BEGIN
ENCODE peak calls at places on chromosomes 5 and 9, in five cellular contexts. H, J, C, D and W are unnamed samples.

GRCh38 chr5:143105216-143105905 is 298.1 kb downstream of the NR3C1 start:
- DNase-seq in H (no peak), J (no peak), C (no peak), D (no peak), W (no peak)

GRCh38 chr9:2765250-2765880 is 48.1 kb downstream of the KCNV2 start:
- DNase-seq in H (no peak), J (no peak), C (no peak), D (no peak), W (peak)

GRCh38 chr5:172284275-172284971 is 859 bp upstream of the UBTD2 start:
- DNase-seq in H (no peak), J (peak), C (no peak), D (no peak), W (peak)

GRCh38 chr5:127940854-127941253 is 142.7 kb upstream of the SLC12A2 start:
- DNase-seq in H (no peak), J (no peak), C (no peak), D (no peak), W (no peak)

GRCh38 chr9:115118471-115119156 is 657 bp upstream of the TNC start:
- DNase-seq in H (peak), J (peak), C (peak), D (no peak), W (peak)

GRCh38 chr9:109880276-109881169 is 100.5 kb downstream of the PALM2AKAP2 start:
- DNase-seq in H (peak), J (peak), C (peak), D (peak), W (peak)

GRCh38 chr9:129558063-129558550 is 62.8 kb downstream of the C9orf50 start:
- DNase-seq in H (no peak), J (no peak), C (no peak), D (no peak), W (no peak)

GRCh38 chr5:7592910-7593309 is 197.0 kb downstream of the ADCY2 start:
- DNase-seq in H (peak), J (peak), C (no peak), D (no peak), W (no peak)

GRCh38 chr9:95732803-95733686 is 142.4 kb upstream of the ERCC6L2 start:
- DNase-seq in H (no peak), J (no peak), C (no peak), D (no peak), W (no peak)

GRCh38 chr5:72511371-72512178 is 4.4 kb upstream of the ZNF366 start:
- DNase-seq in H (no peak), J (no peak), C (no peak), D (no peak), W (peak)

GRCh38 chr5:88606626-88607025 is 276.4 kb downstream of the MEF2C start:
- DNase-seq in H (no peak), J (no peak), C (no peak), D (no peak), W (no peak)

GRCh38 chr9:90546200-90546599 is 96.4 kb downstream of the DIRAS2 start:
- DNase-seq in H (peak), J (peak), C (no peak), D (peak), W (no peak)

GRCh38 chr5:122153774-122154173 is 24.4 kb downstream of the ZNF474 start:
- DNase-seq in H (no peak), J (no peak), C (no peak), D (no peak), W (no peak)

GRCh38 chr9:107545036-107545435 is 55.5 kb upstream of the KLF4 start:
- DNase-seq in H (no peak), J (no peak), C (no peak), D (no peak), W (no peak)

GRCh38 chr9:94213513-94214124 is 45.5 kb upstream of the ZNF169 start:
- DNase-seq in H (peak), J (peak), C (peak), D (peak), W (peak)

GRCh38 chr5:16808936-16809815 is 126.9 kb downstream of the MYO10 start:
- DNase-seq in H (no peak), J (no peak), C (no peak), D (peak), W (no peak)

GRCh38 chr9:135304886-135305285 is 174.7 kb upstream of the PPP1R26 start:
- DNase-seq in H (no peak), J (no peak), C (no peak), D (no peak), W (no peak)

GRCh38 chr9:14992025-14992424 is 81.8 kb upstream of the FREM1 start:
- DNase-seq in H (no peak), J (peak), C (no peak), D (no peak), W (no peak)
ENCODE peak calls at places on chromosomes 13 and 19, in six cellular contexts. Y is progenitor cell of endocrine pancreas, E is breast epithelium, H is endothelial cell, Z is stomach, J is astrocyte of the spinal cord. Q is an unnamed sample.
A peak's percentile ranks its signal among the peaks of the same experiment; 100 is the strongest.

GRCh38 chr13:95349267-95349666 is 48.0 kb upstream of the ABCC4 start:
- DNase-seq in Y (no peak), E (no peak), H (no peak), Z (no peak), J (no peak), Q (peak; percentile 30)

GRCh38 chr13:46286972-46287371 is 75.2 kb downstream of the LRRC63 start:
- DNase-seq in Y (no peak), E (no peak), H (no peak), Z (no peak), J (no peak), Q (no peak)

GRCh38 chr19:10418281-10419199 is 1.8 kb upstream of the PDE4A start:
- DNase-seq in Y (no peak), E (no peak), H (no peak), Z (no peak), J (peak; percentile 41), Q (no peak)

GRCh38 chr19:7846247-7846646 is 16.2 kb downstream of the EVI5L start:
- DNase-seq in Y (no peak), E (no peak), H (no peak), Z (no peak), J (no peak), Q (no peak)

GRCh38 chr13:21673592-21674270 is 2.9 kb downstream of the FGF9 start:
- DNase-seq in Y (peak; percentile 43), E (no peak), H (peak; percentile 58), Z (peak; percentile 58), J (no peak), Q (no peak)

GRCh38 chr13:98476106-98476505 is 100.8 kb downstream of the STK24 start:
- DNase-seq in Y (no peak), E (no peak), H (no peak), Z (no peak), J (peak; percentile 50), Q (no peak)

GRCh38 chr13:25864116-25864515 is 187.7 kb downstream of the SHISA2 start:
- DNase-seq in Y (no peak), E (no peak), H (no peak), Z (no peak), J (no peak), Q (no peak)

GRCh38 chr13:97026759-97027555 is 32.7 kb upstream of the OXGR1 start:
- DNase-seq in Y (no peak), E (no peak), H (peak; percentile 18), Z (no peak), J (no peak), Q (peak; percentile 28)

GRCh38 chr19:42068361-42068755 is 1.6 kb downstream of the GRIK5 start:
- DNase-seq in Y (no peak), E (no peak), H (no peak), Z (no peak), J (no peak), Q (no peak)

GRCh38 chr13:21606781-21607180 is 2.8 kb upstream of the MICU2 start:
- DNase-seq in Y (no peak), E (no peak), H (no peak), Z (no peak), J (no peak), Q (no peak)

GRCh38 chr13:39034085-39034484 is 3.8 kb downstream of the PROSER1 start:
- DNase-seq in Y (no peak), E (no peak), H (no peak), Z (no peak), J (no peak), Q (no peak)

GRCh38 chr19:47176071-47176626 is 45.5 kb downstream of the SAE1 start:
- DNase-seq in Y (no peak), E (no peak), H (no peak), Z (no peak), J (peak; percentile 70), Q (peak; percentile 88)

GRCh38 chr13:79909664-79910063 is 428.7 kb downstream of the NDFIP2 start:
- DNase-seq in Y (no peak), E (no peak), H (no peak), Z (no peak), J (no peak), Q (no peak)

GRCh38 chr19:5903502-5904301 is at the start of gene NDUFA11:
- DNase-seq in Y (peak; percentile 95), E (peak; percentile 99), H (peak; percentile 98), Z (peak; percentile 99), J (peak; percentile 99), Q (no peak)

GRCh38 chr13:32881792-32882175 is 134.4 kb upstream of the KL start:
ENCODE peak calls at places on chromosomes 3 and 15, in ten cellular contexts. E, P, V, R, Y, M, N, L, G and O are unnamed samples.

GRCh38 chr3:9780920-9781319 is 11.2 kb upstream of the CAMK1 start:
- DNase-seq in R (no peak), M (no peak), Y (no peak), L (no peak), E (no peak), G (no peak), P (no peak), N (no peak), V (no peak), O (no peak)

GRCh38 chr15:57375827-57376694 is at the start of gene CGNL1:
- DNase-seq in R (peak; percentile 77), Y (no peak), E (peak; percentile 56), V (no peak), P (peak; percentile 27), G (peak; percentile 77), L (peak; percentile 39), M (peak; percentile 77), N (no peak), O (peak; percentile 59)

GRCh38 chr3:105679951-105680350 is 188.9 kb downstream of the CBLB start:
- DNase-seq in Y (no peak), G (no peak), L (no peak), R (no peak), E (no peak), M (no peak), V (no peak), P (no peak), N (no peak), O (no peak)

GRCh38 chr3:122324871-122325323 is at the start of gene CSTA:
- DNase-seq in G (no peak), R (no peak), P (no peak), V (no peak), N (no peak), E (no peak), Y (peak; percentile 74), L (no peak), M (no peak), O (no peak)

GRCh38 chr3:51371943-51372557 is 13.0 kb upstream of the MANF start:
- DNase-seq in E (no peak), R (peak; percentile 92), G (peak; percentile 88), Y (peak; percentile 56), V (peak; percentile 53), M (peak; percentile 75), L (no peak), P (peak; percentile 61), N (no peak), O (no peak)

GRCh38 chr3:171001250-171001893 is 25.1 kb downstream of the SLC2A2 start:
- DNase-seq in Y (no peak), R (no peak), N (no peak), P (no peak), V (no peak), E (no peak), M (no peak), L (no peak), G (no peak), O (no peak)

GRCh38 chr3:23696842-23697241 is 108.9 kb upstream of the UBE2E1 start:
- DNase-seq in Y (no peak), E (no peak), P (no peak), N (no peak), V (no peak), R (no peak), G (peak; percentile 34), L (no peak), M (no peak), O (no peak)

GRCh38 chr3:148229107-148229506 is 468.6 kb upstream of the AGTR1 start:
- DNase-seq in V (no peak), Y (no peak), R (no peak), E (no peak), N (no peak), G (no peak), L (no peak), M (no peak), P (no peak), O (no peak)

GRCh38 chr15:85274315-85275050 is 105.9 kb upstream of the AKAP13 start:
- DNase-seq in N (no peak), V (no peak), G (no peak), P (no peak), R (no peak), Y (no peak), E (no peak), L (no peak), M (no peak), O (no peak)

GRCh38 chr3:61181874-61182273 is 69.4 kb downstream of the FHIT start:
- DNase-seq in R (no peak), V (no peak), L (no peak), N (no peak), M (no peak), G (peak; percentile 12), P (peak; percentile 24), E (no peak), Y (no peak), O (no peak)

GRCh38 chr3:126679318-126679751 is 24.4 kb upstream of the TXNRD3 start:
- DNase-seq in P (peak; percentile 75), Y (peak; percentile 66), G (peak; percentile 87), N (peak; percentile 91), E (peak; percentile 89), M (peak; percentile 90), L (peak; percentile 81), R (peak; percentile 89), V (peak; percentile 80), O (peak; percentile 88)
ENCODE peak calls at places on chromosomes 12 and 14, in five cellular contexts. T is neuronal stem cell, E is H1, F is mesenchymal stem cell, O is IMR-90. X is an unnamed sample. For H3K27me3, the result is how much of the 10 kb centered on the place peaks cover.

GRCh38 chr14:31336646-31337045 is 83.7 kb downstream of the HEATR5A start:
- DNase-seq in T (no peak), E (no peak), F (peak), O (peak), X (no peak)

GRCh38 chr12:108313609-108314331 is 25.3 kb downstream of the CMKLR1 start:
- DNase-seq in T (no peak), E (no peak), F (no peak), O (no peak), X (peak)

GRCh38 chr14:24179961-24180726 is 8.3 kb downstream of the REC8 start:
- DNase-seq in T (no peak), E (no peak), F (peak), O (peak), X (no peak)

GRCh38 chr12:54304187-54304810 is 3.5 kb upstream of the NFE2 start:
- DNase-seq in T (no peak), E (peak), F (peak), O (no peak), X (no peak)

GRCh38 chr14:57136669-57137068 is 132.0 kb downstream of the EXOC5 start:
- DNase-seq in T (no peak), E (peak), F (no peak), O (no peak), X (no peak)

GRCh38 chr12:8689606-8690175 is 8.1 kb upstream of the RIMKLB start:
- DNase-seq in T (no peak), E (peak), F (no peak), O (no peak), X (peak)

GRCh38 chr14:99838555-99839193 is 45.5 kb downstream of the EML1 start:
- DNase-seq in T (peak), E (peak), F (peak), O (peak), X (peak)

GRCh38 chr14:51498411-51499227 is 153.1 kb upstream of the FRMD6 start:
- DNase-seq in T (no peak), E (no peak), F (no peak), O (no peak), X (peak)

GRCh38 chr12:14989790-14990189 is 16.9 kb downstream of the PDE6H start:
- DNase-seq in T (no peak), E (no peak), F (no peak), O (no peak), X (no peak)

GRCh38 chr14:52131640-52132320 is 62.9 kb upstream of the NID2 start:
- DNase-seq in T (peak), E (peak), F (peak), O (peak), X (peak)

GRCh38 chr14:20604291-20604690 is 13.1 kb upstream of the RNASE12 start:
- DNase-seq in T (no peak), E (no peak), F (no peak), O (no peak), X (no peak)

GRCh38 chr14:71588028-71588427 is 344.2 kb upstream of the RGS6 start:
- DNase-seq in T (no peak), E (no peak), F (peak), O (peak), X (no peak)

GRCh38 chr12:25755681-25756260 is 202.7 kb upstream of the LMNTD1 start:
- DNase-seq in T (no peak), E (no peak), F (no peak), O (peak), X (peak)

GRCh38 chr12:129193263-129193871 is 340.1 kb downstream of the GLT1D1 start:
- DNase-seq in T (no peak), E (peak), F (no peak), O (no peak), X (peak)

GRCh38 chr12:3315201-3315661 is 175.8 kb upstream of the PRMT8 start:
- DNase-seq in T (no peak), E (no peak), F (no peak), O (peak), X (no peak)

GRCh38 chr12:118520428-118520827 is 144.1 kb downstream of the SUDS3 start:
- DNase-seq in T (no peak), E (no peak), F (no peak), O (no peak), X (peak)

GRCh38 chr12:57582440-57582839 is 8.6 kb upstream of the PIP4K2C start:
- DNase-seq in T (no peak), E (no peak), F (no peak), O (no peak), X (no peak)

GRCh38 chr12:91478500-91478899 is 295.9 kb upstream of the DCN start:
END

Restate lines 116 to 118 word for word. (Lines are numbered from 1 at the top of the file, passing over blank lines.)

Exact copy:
- DNase-seq in T (no peak), E (no peak), F (peak), O (peak), X (no peak)

GRCh38 chr12:25755681-25756260 is 202.7 kb upstream of the LMNTD1 start:
- DNase-seq in T (no peak), E (no peak), F (no peak), O (peak), X (peak)